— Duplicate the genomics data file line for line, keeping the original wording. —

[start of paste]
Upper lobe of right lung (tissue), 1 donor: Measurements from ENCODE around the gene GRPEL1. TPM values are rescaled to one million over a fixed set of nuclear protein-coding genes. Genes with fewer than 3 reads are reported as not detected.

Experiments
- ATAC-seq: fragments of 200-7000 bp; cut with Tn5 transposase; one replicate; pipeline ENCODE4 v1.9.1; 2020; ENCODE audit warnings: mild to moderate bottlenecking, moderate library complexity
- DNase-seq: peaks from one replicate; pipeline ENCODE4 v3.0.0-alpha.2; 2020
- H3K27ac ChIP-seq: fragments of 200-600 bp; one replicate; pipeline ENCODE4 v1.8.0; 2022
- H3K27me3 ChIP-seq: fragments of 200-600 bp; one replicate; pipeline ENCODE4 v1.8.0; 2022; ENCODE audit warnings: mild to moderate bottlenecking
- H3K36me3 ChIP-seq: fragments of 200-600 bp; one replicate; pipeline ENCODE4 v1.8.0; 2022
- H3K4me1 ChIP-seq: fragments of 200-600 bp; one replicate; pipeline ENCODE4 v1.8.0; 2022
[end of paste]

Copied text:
Upper lobe of right lung (tissue), 1 donor: Measurements from ENCODE around the gene GRPEL1. TPM values are rescaled to one million over a fixed set of nuclear protein-coding genes. Genes with fewer than 3 reads are reported as not detected.

Experiments
- ATAC-seq: fragments of 200-7000 bp; cut with Tn5 transposase; one replicate; pipeline ENCODE4 v1.9.1; 2020; ENCODE audit warnings: mild to moderate bottlenecking, moderate library complexity
- DNase-seq: peaks from one replicate; pipeline ENCODE4 v3.0.0-alpha.2; 2020
- H3K27ac ChIP-seq: fragments of 200-600 bp; one replicate; pipeline ENCODE4 v1.8.0; 2022
- H3K27me3 ChIP-seq: fragments of 200-600 bp; one replicate; pipeline ENCODE4 v1.8.0; 2022; ENCODE audit warnings: mild to moderate bottlenecking
- H3K36me3 ChIP-seq: fragments of 200-600 bp; one replicate; pipeline ENCODE4 v1.8.0; 2022
- H3K4me1 ChIP-seq: fragments of 200-600 bp; one replicate; pipeline ENCODE4 v1.8.0; 2022